This chapter examines the case of an adolescent girl diagnosed with probable frontal lobe onset seizures. Prolonged video-EEG monitoring studies with scalp and intracranial electrodes failed to identify the exact location of the ictal onset. No abnormalities were identified with high-resolution brain magnetic resonance imaging scans. The patient's seizures had failed to respond to multiple trials of antiepileptic drugs and to vagus nerve stimulation. At the age of 15, after being started on clonazepam (in combination with carbamazepine) and reaching a dose of 1.5 mg/day, her seizures stopped completely. But she developed side-effects, which affected her behavior. During a recent attempt to taper off valproate, the patient developed insomnia, pressured speech, and increased energy. Sertraline was discontinued but these symptoms disappeared only after she was placed back on higher doses of valproate. The psychotic episode that followed a complete cessation of seizure activity could be an example of the phenomenon of "alternative psychosis," but subsequent prolonged seizure-free periods have not resulted in a recurrence of psychotic symptoms or bizarre behavior. Forced normalization has been reported in patients with temporal lobe epilepsy and generalized epilepsy. The psychotic manifestations were identified after a relatively long duration of the seizure disorder.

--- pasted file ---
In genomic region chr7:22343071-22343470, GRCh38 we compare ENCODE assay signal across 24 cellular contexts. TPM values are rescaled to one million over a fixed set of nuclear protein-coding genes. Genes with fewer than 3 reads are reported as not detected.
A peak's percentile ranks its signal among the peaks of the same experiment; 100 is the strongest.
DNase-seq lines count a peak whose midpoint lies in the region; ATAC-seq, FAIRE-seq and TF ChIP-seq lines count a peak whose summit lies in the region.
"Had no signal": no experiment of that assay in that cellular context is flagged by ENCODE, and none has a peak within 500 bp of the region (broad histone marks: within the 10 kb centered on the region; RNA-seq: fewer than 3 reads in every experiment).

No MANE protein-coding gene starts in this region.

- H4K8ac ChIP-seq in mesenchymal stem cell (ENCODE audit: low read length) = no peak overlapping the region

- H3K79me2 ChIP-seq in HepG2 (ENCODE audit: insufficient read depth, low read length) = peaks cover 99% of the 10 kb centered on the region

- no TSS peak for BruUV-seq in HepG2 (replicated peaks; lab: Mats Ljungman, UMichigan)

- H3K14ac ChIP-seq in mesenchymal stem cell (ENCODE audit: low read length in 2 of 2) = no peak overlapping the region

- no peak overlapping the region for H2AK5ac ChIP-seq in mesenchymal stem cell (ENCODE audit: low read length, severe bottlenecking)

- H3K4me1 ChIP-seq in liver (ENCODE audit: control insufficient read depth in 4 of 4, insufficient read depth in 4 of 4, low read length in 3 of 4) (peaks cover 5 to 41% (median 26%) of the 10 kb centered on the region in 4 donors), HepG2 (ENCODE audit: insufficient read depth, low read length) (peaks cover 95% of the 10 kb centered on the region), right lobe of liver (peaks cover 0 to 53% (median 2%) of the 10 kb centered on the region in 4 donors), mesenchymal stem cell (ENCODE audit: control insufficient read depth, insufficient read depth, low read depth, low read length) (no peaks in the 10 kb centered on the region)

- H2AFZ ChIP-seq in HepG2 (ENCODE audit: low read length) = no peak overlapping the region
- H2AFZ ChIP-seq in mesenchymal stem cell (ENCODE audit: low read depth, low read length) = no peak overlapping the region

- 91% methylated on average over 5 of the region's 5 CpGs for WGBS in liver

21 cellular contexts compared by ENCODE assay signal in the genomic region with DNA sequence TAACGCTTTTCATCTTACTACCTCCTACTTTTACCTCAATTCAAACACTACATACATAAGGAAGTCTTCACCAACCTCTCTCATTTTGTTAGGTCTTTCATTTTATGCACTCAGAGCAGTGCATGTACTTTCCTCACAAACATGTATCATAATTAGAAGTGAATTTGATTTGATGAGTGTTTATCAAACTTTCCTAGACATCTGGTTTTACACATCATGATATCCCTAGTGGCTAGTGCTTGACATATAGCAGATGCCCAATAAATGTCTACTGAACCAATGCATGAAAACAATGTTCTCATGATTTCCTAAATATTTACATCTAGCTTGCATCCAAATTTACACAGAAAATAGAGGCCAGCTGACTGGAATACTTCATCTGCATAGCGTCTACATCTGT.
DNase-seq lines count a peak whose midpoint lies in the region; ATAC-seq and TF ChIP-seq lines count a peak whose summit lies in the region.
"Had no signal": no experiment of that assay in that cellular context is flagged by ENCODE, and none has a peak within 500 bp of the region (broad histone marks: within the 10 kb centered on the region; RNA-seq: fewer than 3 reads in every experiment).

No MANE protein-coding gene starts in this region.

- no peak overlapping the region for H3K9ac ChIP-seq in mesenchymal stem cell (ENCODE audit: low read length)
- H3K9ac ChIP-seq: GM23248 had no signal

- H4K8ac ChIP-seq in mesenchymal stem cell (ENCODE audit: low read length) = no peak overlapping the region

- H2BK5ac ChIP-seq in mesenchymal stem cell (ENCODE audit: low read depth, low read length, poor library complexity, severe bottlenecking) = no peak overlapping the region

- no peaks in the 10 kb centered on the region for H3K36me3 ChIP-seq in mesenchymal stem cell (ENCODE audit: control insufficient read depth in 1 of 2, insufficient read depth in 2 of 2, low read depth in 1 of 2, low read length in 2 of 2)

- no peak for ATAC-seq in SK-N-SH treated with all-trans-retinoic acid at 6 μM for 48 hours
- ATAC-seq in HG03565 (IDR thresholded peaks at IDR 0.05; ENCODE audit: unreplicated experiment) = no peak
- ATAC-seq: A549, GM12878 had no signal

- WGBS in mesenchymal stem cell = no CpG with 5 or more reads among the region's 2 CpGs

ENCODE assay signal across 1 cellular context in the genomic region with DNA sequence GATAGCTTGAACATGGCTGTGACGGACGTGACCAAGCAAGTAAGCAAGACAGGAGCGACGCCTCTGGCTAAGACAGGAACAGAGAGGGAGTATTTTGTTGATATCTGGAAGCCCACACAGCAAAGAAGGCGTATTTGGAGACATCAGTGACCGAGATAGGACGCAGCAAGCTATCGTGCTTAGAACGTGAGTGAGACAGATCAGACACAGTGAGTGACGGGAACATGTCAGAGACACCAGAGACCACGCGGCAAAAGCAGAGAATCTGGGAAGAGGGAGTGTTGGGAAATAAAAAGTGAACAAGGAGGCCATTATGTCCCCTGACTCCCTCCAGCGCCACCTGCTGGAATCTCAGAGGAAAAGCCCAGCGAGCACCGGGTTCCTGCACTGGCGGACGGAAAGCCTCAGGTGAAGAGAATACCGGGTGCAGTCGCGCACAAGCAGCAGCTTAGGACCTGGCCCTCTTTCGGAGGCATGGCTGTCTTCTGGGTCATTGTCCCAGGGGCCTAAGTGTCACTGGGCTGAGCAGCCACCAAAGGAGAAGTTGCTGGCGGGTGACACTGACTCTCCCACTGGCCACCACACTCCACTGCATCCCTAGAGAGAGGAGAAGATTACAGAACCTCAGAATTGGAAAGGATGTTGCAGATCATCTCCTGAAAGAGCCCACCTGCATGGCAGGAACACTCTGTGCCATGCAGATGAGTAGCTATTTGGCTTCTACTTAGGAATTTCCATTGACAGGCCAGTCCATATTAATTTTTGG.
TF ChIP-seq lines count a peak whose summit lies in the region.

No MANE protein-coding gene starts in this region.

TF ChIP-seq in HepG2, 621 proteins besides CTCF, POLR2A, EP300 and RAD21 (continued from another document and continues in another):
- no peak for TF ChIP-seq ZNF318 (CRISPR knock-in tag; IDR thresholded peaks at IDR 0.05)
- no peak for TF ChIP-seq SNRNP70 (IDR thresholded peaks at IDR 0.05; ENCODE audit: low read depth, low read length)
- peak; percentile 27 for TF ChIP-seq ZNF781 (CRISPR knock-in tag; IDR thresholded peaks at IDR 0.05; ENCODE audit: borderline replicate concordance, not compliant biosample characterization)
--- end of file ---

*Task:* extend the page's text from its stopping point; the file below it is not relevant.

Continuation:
|Original language||English (US)|
|Title of host publication||Puzzling Cases of Epilepsy|
|Number of pages||3|
|State||Published - 2008|
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